It is great for those who wish to increase flexibility in the inner thighs. Sit on the floor with the soles of your feet together and keeping your back straight. Lower your knees to the floor. Hold the stretch for at least 15 seconds before releasing. I usually hold the stretch , then release, and repeat a few times. Resting and repeating the stretch will increase leg flexibility, especially if your inner thigh muscles are very tight.

Frog

You may wish to attempt this stretch as it improves your turn-out. However you need to be cautious of your knees while doing this, as it puts extra pressure and potentially dislocation. Start like a butterfly but on your stomach.

Attempt to get your feet to the ground.

 

Front Lunge

Hip flexor and hamstrings. Your front leg should be bent in front, with the knee directly over the toe. The back leg should be straight, with weight only on the ball of the back foot. Try to drop your back leg thigh towards the floor. To make the lunge more challenging and further increase leg flexibility, try dropping your elbows to the floor and holding the lunge for 30 seconds.

 

If your are finding these easy, then go for the splits and raise your front leg of the ground with a phone book (to start) After this try leg mounts etc…

Have fun working on those stretches 😀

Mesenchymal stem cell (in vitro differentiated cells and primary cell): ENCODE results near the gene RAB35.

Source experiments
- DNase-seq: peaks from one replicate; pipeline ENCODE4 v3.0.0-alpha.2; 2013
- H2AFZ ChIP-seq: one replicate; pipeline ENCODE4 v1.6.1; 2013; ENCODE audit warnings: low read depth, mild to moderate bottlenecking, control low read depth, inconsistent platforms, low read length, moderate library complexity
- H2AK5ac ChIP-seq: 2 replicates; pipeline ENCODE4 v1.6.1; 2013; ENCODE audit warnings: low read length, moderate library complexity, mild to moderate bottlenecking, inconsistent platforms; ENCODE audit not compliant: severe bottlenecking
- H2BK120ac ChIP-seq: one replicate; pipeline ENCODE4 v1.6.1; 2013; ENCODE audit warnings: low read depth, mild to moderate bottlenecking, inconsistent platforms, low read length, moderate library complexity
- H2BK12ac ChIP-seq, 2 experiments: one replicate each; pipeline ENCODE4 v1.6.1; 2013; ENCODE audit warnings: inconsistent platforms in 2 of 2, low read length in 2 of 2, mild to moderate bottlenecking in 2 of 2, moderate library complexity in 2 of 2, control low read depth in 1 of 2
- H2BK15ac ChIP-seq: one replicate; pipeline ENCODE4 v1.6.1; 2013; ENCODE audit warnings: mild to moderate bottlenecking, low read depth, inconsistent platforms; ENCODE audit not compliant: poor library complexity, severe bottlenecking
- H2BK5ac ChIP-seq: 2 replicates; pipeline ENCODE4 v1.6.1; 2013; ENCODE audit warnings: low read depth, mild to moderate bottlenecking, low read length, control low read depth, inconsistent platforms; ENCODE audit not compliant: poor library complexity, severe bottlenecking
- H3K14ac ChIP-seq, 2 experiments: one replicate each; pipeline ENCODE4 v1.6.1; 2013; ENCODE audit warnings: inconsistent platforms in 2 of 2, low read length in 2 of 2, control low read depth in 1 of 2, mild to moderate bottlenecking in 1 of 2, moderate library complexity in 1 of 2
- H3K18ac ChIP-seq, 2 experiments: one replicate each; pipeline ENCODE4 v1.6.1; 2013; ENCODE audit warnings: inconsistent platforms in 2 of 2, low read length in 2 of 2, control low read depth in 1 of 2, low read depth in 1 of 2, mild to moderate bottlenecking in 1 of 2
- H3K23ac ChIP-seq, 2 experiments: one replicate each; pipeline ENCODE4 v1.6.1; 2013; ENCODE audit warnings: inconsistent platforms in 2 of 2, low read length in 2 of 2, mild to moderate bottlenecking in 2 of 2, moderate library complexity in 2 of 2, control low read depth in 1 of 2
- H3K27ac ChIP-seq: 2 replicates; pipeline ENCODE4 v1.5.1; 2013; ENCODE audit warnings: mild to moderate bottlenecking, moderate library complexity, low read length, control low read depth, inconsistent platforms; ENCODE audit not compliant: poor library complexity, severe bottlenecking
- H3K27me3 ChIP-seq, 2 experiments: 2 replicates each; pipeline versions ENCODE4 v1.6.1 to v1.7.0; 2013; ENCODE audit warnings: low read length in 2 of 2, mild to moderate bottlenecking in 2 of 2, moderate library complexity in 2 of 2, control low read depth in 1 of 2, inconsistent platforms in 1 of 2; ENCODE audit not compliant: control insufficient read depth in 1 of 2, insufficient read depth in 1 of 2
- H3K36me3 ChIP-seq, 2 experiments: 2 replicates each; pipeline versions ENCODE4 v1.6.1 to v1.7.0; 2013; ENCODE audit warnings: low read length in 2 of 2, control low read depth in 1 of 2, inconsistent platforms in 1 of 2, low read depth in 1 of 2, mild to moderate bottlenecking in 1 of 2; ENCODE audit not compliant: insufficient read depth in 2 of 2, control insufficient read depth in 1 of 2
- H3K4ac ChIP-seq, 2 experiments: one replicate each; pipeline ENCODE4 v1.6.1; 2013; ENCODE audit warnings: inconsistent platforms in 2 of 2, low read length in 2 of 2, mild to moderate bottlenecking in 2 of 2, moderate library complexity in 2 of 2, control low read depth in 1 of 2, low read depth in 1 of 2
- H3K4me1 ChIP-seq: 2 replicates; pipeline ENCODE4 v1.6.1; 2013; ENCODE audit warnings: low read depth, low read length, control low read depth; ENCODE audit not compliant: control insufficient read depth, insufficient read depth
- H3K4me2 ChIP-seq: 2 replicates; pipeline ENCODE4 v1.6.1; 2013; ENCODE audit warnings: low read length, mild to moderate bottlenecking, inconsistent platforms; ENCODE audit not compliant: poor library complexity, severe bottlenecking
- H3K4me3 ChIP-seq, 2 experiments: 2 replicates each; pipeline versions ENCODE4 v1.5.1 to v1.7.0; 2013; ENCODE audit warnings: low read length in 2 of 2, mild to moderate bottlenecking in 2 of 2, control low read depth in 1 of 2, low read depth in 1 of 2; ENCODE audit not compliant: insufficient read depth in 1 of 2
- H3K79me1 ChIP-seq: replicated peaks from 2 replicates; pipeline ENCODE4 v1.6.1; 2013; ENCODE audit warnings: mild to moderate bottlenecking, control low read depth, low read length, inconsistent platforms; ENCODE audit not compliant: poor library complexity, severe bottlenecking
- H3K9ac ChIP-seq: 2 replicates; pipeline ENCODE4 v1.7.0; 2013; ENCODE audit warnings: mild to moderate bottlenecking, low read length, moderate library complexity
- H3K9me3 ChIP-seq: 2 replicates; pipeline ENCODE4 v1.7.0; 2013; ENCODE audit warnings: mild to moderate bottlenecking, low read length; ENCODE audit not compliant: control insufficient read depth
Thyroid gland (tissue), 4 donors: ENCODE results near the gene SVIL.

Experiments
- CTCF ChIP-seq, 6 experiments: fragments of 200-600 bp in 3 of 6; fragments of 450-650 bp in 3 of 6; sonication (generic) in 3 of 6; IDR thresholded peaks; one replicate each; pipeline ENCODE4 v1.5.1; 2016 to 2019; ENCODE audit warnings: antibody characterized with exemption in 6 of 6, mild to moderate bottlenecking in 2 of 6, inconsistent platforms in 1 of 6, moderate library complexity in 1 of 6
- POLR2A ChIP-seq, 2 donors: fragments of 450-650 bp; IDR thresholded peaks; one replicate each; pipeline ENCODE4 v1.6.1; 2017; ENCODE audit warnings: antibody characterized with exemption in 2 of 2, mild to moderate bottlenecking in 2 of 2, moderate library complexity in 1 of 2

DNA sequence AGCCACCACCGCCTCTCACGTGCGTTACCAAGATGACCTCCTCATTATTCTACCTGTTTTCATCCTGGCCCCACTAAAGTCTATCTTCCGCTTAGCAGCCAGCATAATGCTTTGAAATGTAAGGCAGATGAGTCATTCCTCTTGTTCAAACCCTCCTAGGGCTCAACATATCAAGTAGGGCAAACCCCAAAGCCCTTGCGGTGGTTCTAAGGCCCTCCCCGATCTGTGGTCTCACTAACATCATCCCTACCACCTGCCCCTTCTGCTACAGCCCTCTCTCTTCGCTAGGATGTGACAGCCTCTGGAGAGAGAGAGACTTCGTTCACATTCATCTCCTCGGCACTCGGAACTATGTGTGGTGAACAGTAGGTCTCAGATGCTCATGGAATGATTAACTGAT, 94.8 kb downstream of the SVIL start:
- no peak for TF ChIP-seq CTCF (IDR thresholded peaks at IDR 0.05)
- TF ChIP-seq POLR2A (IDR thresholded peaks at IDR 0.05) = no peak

Body Image

15 May

As dancers we face our reflection so much that you would think we know what we look like and that we would be happy with what we see. We spend hours standing in front of a mirror in nothing more than skin tight leotard. Many healthy dancers obsess over thighs that touch or a stomach that’s not flat.

Dances, unlike other athletes, are constantly faced with the challenge of developing the muscles required to perform well while still making sure that these muscles are ‘lean muscles’.  Even throughout class dancers are always in competition with one another, and they are constTonner-Nu-Mood-Dance-Bodyantly judged by themselves, classmate and even teachers. Self-esteem in dancers can be easily broken, and sadly, it is difficult to rebuild.

I think that it is extremely important for teachers to be aware of the thoughts of their students and become involved with their well-being. We need to focus on developing and encouraging healthy dancers. Providing correct information about regular activity and a healthy diet can impact students and peers.

  • In America 80% of children are afraid of being fat.
  • More than 50% of 10 year old girls wish they were thinner.

Is this what we want in a classroom?  Your body can be healthy and not be skinny! Teachers and parents should encourage fruits and vegetables to be consumed daily. Along with a healthy breakfast and around 60 minutes of physical activity a day, health can be achieved. I am not a typical skinny person like dancers are expected to be, but I can say I am healthy. If you would like to read more about body image, or need some help with eating disorders, I recommend this website.

http://ausdance.org.au/articles/details/eating-disorders-and-dancers